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Fed: Flu drug to be rationed in Australia

By Melissa Jenkins
05 May 2009 6:30 PM

CANBERRA, May 5 AAP - The supply of Tamiflu, used to treat potentially deadly swine flu, will be rationed in Australia after a rush on the anti-viral drug.

A total of 454 people have been tested for swine flu in Australia, with 430 cleared including an eight-month-old baby in Tasmania.

The other 24 - 19 in NSW, three in South Australia, one in Tasmania and one in Queensland - are awaiting results.

The federal government announced on Tuesday the temporary rationing of Tamiflu.

The supply of the other anti-viral drug, Relenza, will not be affected.

Tamiflu manufacturer Roche will supply the drug to hospitals for the treatment of confirmed cases of influenza, while GPs will have to contact the company directly.

Supply to pharmacies and wholesalers has temporarily been suspended.

About 10,000 Tamiflu courses are usually sold in an entire flu season for about $50 a script.

More than 120,000 courses have been sold in the past week, an increase federal Health Minister Nicola Roxon says may have been partly caused by doctors' misprescribing.

Asked whether Tamiflu was being rationed by Roche, Ms Roxon replied: "Yes, essentially that's right".

"This will help tackle the issue that we fear some people are stockpiling individually these anti-virals when they have no symptoms," she told reporters in Canberra.

"A rush on these pills and capsules if you don't need them does put at risk treatments being available for people that do need them."

A Roche spokeswoman said the supply restrictions would only be in place for a few weeks.

"We have, in the last week, been sending out 20 times our normal amount," she told AAP.

"There is a healthy supply of Tamiflu out there with community pharmacists right now."

The Therapeutic Goods Administration (TGA) has extended the shelf-life for Tamiflu capsules from five years to seven, when stored below 25 degrees.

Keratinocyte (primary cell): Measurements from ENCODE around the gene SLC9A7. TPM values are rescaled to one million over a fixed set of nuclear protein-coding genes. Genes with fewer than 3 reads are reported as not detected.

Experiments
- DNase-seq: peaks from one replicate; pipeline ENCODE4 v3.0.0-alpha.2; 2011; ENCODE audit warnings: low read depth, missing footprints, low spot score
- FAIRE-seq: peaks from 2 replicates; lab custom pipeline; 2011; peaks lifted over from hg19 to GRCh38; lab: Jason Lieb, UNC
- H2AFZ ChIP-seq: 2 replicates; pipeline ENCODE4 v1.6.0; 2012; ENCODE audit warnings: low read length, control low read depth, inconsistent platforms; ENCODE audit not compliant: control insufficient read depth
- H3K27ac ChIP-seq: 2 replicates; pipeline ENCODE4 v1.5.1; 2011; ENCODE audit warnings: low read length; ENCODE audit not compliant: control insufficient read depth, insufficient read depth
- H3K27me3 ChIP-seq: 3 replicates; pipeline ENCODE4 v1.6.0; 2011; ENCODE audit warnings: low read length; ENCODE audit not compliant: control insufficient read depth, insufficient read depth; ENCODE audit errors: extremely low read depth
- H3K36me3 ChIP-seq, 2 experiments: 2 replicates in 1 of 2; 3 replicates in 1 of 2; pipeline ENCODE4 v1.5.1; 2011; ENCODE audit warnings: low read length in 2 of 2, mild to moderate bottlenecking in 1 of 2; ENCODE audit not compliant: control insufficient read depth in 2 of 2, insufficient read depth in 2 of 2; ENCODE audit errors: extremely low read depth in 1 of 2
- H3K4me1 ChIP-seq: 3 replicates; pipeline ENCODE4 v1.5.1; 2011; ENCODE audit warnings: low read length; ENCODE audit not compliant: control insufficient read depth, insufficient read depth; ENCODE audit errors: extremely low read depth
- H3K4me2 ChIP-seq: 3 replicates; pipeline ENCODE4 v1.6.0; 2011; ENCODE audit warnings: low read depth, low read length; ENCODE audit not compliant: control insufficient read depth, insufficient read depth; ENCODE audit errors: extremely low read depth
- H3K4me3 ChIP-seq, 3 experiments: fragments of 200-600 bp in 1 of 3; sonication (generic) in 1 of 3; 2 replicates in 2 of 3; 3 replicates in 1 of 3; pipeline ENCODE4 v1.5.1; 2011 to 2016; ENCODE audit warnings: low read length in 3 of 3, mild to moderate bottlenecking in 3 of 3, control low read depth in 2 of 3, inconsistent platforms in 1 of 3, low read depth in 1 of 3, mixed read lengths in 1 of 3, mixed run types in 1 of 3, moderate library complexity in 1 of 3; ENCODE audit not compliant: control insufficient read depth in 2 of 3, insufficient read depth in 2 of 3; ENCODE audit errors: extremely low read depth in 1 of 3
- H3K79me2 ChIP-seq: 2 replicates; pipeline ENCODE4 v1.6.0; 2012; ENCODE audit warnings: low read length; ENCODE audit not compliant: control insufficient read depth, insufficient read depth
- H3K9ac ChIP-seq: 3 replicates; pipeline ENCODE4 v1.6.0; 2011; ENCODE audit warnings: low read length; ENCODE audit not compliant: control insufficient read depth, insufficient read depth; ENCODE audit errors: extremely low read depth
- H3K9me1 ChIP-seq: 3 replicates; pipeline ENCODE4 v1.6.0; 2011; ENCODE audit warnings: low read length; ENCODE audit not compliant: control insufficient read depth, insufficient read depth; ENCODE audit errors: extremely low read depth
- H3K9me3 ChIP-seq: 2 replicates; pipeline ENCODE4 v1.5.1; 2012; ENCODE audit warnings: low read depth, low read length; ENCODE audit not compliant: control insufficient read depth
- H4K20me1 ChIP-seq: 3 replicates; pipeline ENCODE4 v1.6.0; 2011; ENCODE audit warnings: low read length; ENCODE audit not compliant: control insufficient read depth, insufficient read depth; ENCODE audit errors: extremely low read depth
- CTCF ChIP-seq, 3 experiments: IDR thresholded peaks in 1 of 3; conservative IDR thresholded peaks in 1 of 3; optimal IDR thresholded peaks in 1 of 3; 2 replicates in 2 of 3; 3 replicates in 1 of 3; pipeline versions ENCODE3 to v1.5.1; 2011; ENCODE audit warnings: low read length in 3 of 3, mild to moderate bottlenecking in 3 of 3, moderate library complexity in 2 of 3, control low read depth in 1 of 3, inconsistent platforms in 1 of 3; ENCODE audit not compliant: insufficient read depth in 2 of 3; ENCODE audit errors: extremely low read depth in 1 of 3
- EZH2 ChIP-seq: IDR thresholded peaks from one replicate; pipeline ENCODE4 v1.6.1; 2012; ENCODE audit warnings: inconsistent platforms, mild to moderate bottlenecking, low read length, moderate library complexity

The government will return about 2.6 million courses from the national stockpile that it purchased from Roche, which the company will now re-sell to the private market.

The stockpile, which contains 8.7 million courses of anti-viral medication, will then be replenished with new Tamiflu stocks.

TGA principal medical adviser Ruth Lopert said people who already had Tamiflu should abide by the existing expiry date, as it may not have been stored correctly.

She said manufacturers seeking approval to extend the shelf-life of a drug was a routine process.

The Roche spokeswoman would not disclose the price at which the government purchases the drug for its stockpile, as the agreement is confidential.

Eight Australians living overseas either have confirmed or suspected cases of swine flu.

Three Australians living in the United Kingdom have tested positive for swine flu.

Four Australians, three from Victoria and one from Queensland, have been quarantined as part of a group of 300 people in a Hong Kong hotel after a Mexican tourist staying there tested positive to swine flu.

They will remain in quarantine until Friday.

An Australian man in Miami was also quarantined on Sunday. He will remain in quarantine for five days in a hotel.

Twenty-six people have died from swine flu in Mexico, while another 776 people are infected.